It seems that I need to be looking for something with a more serious frame. Even with my 70l camping back pack I struggle to get the weight onto my hips. I am likely adjusting something to the wrong ideal, but in order to keep the top of the pack from swinging backwards I pull the straps reasonably tight, which then has the effect of pulling the hip belt up to being a waist belt. This is also the effect I get on my day pack too. Is there a good guide in what you are looking for in the adjustments? I am quite skinny so don't have much hip to balance on.

Just to be make the search a little more fun, there is an 8 inch height difference between my wife and me, and I have a long torso. so the plan of having a kiddie carrier that works for both of us may have to go out the window.

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#196533 - 09/09/16 07:21 PM Re: Heavy pack and broken collar bone [Re: Clunk]
toddfw2003 Offline
member

Registered: 01/08/16
Posts: 326
Loc: Texas
I run into people all the time who complain about their pack hurting there shoulders lol My shoulder straps never touch my shoulders. Most of my weight is on my hip. You need to get it fitted correctly. Also it should not pull you back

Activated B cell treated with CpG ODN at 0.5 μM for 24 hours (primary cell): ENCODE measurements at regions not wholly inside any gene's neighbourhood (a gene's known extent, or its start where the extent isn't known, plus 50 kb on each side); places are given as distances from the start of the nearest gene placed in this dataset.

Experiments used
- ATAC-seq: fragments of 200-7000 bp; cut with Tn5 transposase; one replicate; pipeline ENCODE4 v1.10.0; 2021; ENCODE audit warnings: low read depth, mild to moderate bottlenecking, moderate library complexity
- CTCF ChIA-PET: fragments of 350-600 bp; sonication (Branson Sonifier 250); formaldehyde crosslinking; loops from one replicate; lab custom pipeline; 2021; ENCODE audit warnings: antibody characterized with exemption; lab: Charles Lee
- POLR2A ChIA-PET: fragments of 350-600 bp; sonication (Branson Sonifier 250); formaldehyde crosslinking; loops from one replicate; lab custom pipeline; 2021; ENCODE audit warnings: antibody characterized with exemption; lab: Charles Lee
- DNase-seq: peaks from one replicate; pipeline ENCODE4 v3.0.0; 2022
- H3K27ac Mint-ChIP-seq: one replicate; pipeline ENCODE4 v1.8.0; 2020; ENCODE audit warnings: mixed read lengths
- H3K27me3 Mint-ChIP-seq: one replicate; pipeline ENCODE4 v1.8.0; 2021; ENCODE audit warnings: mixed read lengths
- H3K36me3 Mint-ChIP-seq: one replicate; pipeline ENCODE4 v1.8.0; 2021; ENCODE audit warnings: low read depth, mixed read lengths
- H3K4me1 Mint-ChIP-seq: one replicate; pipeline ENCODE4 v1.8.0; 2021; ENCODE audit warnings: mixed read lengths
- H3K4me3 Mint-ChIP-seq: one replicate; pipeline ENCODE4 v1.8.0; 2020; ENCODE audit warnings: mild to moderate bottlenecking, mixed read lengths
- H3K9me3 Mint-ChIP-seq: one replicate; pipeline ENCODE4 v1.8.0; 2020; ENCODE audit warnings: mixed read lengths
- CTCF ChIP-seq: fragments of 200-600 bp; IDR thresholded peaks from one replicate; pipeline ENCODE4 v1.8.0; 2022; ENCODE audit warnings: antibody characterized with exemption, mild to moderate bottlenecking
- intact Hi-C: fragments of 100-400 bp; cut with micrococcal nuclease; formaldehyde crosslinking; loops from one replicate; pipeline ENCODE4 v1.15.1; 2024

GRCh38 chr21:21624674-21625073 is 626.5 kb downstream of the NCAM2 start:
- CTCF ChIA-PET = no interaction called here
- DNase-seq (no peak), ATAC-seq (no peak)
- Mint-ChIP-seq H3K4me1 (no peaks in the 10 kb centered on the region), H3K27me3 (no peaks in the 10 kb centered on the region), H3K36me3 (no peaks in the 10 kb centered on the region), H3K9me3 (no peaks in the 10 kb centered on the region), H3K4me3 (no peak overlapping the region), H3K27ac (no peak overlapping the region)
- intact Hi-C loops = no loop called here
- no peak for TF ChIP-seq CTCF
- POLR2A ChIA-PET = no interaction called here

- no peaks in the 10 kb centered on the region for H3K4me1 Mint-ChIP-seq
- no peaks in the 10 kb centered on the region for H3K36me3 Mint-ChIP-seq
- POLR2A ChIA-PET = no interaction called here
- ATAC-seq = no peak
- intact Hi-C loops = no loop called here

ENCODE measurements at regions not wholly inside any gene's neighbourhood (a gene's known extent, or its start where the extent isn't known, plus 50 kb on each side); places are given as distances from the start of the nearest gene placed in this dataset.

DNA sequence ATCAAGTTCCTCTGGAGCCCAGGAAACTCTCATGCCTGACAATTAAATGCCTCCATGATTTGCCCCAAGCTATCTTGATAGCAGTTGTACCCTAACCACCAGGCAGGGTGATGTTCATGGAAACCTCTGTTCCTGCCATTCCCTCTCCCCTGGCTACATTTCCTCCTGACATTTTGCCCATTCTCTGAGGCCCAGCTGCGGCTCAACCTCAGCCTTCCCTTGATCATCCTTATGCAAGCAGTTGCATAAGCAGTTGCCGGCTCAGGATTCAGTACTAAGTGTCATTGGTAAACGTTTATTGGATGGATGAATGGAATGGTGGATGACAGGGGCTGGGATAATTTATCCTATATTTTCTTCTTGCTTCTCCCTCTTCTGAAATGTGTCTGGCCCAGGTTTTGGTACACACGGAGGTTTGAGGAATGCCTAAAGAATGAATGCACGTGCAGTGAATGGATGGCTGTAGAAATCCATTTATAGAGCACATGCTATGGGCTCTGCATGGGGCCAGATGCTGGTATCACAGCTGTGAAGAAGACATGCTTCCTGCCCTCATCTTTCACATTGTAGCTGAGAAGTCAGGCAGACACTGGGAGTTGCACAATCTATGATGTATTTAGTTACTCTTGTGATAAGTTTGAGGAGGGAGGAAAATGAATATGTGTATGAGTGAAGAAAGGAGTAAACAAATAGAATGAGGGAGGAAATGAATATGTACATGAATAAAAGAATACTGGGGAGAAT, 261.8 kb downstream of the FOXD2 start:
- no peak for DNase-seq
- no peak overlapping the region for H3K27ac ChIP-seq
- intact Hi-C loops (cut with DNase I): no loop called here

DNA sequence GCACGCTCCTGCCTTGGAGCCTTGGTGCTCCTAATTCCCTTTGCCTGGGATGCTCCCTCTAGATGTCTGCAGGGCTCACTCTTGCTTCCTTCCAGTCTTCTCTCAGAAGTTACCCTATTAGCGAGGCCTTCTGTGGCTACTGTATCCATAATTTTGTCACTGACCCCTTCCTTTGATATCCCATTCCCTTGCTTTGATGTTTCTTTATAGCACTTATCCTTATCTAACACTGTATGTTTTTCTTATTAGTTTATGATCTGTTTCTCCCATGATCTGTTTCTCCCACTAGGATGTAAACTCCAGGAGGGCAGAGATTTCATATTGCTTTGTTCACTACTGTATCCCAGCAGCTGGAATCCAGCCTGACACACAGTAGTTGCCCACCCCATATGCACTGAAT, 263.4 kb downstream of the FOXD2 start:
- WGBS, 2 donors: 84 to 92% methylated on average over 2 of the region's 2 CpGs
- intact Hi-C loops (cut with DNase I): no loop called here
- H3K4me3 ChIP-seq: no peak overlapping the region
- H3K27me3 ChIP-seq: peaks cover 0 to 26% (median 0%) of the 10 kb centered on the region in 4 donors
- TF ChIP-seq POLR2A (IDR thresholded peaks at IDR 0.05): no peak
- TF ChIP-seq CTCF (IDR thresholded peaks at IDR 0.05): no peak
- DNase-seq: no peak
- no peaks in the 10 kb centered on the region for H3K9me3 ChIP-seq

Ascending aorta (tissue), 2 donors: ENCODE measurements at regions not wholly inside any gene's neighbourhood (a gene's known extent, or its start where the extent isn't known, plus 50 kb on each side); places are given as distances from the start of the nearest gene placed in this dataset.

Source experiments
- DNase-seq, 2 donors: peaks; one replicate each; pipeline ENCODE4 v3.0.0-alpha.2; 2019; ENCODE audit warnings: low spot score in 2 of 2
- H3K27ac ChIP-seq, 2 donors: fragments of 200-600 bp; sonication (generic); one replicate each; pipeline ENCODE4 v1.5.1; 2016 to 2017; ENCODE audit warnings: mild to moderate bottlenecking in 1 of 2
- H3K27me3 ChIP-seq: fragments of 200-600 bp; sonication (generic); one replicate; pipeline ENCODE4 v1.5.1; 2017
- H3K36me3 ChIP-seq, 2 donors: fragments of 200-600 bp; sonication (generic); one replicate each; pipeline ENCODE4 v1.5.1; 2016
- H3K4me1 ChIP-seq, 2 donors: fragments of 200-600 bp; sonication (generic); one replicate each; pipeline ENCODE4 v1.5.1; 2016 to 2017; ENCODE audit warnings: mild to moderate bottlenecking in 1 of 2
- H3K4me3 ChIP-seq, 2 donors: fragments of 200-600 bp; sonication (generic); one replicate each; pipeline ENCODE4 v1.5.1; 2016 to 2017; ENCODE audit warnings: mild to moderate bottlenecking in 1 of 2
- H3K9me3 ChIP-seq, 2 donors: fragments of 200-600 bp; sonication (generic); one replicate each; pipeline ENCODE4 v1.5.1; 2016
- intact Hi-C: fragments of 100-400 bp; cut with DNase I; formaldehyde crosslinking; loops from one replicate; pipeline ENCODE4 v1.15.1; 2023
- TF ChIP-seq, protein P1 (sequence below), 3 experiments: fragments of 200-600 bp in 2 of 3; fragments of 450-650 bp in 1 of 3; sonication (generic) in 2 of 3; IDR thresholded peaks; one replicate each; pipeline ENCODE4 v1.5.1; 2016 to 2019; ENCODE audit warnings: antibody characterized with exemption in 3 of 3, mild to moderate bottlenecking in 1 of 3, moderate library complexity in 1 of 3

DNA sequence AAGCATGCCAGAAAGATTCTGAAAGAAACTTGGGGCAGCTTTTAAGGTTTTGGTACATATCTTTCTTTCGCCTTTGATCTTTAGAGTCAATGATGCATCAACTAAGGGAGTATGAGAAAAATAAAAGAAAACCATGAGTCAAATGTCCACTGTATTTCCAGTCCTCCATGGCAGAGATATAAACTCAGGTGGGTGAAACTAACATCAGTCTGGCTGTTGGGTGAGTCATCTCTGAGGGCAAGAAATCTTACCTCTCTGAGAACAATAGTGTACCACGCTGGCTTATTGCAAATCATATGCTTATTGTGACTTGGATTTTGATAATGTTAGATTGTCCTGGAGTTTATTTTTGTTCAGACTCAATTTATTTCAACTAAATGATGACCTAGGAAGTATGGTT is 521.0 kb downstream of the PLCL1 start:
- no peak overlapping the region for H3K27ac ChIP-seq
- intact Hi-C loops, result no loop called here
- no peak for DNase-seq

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#196536 - 09/10/16 12:20 PM Re: Heavy pack and broken collar bone [Re: Clunk]
OregonMouse Online   content
member

Registered: 02/03/06
Posts: 6401
Loc: Gateway to Columbia Gorge
Quote:
I pull the straps reasonably tight, which then has the effect of pulling the hip belt up to being a waist belt.


Might mean that the pack is too short, and that you need a pack with longer torso length.

Pack fit is almost as individual as shoe fit, and getting a proper fit usually means trying a number of different makes and models, preferably with your gear inside. There are articles on the home page of this site which will help you. REI has several good videos on their site about fitting and adjusting backpacks.



Edited by OregonMouse (09/10/16 12:28 PM)
_________________________
May your trails be crooked, winding, lonesome, dangerous, leading to the most amazing view--E. Abbey